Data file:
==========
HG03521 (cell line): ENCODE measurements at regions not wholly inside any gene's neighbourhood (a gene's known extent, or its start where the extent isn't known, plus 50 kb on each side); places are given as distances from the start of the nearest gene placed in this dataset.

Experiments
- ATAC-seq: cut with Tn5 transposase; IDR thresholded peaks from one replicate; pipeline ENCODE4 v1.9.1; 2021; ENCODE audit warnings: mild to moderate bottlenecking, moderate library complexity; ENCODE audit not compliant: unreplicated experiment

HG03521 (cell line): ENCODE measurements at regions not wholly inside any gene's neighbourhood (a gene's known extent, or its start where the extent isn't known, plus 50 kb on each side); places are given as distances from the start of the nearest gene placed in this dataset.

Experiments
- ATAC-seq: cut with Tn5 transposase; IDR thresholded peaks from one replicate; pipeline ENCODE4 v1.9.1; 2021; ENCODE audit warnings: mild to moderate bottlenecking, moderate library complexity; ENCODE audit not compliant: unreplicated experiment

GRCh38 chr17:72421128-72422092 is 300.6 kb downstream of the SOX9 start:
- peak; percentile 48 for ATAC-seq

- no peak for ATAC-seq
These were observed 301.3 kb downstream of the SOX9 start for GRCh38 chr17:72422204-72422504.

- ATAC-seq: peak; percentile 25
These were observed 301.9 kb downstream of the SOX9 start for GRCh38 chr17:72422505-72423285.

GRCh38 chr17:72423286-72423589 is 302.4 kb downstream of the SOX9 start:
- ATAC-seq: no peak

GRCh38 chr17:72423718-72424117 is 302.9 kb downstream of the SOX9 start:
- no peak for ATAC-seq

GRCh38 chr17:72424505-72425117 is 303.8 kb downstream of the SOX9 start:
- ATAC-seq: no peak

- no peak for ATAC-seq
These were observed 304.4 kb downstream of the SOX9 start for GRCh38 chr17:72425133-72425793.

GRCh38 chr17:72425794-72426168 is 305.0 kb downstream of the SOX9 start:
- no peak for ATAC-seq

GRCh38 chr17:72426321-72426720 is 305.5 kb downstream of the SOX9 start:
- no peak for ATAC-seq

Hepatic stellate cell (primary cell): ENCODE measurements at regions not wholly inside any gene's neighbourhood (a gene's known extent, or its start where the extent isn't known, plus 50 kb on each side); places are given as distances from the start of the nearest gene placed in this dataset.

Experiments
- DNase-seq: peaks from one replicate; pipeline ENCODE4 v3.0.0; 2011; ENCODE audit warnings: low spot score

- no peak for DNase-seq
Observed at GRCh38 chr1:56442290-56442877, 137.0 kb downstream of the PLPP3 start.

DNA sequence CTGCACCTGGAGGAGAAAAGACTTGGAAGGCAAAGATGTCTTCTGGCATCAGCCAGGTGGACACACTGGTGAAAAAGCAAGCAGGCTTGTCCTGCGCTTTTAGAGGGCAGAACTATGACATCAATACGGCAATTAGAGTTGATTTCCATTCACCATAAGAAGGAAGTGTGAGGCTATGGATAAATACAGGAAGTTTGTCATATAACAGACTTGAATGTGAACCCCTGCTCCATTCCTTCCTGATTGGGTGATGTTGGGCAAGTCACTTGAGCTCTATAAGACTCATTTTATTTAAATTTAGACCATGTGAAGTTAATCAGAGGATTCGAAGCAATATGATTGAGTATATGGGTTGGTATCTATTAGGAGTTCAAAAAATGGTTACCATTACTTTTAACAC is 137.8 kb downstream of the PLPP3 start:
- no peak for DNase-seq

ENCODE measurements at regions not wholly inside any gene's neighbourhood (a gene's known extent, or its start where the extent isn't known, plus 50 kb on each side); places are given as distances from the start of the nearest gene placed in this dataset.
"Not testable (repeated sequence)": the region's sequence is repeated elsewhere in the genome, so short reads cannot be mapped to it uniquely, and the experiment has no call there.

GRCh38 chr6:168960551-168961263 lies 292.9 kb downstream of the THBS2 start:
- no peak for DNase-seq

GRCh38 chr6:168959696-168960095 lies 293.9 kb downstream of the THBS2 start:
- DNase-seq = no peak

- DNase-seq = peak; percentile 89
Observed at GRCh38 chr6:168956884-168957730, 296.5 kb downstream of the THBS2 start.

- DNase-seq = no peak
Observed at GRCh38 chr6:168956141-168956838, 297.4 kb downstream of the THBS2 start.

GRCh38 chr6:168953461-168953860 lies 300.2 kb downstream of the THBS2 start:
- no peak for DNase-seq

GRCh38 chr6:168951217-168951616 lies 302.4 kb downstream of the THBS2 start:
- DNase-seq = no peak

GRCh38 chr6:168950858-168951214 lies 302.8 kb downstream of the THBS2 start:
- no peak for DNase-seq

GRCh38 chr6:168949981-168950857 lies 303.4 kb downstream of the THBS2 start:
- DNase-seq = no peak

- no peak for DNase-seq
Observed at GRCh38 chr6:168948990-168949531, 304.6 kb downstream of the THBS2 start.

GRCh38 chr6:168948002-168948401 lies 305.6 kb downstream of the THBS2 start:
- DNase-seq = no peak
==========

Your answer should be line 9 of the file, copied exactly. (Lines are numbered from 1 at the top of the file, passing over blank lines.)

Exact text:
- no peak for ATAC-seq